10. Learn the meaning of “makai” (towards the ocean) and “mauka” (towards the mountain) when receiving directions. We often use landmarks and mileposts rather than street names or highway numbers to give directions between points. Especially outside Honolulu.

Hawaii Department of Transportation Dep. Director Ed Sniffen said he wants to “start talking about how we can save people’s lives by doing something as easy as following the law… Regarding speed; he added that “the faster the vehicle involved in a collision is traveling, the less likely it is that the person hit will survive. Nine out of 10 people hit by a car at 20 MPH will live — double the speed to 40 MPH, and only 1 out of 10 will survive.”

While visitors and rental cars are just one cause of problems driving in the Hawaiian Islands, there’s no doubt they too play a significant role. Buckle up and never text while driving are basic but true messages. But just as critical is to realize that while our quaint roads may seem country-like to those visiting from big cities, they can quickly turn deadly, as we’ve witnessed personally entirely too often.

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42 thoughts on “Driving In Hawaii 2023 | “The Worst State””

    1. Hi Melissa.

      Thanks for letting us know. We’re checking on it now, and you should be able to subscribe shortly.


  1. I moved to Maui 7 months ago. No one here uses turn signals. Never seen anything like it. It’s like they are allergic to them. Also, so many drive super slow in left lane causing massive backups and refuse to get over. Terrible driving ovetlal and I lived in Southern Cali cor years and thought I’d seen it all.

  2. Driving on the big island has turned into a nightmare since thousands of tourists moved here. In 10 years I hardly ever saw road rage. It is now a daily, even multiple occurances a day. They go 15 miles under speed limit and when I go to pass, they speed up and 2 times tried to run me off other side. They don’t know how to drive our curvy hwys and are constantly going off the side. I moved from the mainland to get away from the traffic and road rage…in two years it has taken over our beautiful big island. It is the main topic locals talk about. An accident on Hwy 11 will shut it down for hours. We used to it happening a couple times a year. Now it’s regular. Not the big island I moved to. We no have infrastructure to handle all this traff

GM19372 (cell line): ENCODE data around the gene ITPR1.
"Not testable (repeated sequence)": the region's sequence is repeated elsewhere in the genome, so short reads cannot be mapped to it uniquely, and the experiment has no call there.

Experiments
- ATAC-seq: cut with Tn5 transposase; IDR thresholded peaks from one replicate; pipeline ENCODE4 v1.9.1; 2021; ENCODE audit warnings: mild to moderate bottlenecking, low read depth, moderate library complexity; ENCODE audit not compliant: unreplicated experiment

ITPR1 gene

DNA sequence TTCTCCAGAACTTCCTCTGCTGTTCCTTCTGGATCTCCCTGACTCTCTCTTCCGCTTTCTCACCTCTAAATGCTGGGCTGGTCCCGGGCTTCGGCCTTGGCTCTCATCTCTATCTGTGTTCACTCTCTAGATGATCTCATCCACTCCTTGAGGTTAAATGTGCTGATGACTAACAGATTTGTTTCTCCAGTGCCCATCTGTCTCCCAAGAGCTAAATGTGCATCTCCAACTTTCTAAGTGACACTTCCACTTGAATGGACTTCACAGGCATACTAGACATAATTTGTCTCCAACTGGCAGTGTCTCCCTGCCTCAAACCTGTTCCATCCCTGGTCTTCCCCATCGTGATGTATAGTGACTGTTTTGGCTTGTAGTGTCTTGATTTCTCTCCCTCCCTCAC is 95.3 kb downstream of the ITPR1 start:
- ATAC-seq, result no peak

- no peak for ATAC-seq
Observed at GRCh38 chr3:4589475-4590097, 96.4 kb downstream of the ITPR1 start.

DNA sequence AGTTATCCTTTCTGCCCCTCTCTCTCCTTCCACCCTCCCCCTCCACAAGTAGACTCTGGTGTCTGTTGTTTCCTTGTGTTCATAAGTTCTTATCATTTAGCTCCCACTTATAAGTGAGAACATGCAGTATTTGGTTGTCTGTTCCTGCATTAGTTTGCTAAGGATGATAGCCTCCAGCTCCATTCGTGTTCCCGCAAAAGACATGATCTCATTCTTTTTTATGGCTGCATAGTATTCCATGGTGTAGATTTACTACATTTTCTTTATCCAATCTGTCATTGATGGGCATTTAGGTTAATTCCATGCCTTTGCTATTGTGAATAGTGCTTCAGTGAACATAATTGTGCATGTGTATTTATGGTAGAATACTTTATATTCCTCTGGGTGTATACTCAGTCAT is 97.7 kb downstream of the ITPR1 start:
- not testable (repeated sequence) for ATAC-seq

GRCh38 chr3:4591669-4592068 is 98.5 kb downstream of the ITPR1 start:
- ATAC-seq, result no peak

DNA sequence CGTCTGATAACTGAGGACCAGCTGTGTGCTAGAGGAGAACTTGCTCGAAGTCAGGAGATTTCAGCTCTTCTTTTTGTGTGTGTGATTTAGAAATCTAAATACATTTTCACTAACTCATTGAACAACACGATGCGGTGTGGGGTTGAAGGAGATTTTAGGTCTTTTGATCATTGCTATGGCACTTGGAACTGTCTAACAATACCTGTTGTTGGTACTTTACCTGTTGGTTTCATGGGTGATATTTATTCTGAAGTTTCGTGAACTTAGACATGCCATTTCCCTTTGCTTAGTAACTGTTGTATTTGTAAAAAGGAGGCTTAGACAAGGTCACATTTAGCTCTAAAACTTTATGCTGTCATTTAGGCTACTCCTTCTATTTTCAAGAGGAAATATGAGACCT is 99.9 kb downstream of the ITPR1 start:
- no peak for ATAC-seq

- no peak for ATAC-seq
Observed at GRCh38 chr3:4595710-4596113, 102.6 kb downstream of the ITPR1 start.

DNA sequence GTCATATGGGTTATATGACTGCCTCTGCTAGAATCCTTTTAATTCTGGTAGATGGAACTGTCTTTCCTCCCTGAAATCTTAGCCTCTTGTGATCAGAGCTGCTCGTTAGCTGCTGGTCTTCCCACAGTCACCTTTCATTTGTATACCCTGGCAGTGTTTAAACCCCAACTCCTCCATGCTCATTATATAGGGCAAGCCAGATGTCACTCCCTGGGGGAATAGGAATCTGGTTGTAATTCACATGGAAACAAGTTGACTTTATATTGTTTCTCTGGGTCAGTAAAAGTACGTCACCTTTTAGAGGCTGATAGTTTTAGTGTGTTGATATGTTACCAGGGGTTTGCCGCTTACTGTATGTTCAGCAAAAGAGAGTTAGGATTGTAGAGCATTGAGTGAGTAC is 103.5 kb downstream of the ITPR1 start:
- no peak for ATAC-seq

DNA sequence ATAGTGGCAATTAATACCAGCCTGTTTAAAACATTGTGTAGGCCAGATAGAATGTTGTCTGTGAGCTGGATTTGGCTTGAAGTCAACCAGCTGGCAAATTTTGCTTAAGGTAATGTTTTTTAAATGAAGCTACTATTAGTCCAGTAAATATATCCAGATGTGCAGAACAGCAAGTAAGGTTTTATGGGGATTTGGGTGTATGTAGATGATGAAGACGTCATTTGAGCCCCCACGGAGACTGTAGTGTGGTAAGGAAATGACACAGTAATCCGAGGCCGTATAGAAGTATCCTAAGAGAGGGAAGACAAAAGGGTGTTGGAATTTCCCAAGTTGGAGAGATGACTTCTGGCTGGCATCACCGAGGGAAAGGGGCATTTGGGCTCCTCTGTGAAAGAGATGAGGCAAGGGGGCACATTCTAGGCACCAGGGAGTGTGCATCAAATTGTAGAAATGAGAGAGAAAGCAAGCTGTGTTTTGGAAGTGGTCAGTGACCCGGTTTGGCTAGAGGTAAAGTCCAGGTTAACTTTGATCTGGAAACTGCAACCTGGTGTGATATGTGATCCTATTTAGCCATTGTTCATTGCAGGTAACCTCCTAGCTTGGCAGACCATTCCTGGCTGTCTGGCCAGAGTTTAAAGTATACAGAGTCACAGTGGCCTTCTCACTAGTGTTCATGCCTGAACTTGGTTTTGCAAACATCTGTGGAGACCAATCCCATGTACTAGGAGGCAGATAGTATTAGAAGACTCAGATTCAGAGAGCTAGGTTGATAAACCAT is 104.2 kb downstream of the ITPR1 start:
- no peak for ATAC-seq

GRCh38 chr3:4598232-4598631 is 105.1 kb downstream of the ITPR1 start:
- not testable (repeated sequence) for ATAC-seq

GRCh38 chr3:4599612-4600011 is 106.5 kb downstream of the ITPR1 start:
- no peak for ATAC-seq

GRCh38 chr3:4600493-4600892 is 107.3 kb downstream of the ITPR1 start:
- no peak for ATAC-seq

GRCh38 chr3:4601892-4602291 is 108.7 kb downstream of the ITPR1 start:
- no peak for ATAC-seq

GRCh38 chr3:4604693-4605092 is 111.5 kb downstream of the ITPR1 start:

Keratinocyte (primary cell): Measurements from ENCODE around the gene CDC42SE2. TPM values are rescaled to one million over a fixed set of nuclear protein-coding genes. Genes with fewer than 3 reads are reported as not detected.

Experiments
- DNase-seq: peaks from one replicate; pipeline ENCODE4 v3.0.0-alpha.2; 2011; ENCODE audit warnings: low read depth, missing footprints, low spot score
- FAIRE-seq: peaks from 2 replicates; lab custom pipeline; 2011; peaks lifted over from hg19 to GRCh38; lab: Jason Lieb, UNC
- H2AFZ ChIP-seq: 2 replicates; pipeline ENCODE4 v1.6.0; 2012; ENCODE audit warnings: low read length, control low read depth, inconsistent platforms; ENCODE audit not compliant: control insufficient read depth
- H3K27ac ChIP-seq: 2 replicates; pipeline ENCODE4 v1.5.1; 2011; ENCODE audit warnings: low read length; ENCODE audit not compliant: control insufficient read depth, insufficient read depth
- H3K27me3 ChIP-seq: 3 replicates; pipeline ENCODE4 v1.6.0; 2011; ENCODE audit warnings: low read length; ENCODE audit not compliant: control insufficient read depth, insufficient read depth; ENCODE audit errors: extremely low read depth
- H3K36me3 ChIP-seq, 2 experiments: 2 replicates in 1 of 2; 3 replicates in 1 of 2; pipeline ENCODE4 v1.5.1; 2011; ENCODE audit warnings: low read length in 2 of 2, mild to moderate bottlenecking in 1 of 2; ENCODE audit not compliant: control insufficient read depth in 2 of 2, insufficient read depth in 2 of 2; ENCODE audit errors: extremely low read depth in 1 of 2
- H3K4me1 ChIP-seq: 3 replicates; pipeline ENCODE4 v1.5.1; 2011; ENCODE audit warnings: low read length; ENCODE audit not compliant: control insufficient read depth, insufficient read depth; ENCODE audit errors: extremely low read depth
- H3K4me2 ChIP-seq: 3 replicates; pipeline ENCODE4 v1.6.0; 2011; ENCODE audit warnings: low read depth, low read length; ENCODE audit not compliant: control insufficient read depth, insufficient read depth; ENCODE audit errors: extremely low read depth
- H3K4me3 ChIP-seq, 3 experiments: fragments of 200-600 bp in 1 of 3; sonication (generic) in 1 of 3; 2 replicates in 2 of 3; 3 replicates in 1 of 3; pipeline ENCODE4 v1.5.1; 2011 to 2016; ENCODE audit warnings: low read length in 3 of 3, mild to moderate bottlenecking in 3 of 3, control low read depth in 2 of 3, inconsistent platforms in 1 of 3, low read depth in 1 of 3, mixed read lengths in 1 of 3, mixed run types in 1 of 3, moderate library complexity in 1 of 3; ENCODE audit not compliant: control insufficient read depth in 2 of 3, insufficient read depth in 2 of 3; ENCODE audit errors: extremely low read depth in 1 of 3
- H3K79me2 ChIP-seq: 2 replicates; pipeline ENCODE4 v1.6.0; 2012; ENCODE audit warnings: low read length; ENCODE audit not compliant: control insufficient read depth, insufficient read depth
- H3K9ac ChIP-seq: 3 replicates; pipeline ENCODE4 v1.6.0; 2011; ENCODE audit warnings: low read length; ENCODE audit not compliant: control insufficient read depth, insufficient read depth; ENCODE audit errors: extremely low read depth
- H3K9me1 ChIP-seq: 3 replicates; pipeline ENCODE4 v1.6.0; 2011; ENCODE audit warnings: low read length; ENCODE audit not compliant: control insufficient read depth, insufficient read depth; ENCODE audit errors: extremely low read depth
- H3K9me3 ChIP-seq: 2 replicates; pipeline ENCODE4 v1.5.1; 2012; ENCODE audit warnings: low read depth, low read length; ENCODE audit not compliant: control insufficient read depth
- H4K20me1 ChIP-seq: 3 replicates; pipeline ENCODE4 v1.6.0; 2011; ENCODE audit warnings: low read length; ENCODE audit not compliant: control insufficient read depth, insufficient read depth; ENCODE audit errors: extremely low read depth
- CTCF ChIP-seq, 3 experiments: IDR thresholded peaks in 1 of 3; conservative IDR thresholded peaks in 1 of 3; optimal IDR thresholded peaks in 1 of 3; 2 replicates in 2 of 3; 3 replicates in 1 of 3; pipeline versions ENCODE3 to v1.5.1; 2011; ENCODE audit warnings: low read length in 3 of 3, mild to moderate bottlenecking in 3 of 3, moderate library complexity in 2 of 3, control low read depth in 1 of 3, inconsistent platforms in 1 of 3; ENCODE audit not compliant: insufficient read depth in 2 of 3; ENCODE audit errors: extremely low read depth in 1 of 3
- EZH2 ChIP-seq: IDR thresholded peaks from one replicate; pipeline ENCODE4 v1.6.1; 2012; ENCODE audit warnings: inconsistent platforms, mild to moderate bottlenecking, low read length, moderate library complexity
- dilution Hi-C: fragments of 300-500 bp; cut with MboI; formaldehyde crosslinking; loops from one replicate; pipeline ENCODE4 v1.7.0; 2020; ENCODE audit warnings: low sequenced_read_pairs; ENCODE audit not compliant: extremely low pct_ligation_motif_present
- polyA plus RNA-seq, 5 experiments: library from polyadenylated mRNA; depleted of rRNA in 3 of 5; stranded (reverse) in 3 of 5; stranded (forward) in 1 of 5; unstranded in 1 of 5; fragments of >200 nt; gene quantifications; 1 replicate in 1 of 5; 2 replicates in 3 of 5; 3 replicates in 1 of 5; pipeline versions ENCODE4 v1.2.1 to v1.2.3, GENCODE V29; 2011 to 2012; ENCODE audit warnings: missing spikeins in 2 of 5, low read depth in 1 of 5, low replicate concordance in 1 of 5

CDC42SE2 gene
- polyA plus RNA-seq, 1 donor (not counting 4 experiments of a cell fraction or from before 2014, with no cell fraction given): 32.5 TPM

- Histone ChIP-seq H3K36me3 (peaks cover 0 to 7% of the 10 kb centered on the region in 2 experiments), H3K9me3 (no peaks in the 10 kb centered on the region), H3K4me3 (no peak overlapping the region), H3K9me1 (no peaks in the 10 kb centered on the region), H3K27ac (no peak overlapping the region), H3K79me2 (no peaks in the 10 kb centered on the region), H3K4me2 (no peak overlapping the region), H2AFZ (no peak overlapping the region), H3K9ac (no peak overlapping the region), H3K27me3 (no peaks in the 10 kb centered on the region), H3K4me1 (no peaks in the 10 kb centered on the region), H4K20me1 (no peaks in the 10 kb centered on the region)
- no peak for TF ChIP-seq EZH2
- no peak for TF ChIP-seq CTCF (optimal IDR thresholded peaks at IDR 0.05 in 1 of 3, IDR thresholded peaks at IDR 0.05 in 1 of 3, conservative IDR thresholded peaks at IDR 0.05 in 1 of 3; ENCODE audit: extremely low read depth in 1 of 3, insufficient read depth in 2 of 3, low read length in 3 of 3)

3. Driving on Maui problems are usually result of large city
    drivers from certain parts of the Mainland, sorry l will not name

  4. I’m also seeing a lot of comments about “You’ll get there eventually”, but when you work down-island because all the jobs cram there, but work up-island and have children to pick up by 5:30PM, and still have to do homework, serve dinner, etc., then get to work the next morning after dropping the kids off to school by 8AM, that attitude isn’t really an option. Not meaning being inconsiderate on the road is right, but being inconsiderate can really mess someone else’s entire family’s day up.

  5. We were just there for Christmas.
    Cannot comment on congestion.
    However, the paved roads are “Ace” compared to Vancouver BC. Might as well be driving on a hard compacted logging road.

  6. Q: Anyone heard of any improvement between Lihue and Ka’paa??? The road beyond the airport is terribly congested – all the time. Just asking???

  7. I’ve lived in Hawai’i for 10 years. The problem with most things here, including driving, stems from more of a social issue. People here generally lack self-awareness and are rude, compared to anywhere else I’ve been. I really notice it every time I visit any other state, country, or territory. There’s the whole reputation for throwing shakas and having some strong communal sense of being in things together, including traffic, which sure, does exist for a few people, but the reputation is overall undeserved. People throw shakas after cutting others off when failing to yield before known merge-lanes come, most people don’t use turn signals because turn signals seem to just signal other drivers to speed up and not let anyone over, etc.

    1. I disagree. Sure, it is annoying because people seem to have a near-religious aversion to using their turn signals, and maybe the attitude toward traffic rules in general is a little lax, like most things here, which is part of the culture, but it is very rare that I see anything like road rage or even rudeness on the roads. Yes, the guy in the lifted Tacoma is probably going to break the alternating merge rule when he gets to it, but you know he’s going to so go ahead and let him. Any time I see bad driving it is far more likely to be someone with bad driving habits than someone being a jerk. YMMV.

  8. 10 recommendations for visitors. ?!?!

    I have one for the locals:

    Quit voting in the same corrupt politicians that give you the worst roads, schools taxes, house prices, property crime, business environment and more.

    Hawaii has had one party rule now for close to 70 years and it shows.

    Mexico has better roads and traffic than Hawaii.

    1. That reminds me– what happened to the monorail to nowhere? Talk about the Hawaiian people being taken for a ride. Millions of dollars over budget. Did it ever get completed?

        1. Thank you for your response, Frank. It made me chuckle. I haven’t been able to be in HI in a few years. I remember the rail construction getting to Pearl City +, and then heard about the purchase of 1 or 2 trains. So if no one thought of the logistics (horrible) of actually bringing it into Honolulu, where everyone works, it’s just a billion dollar park and ride/shuttle to a bus stop?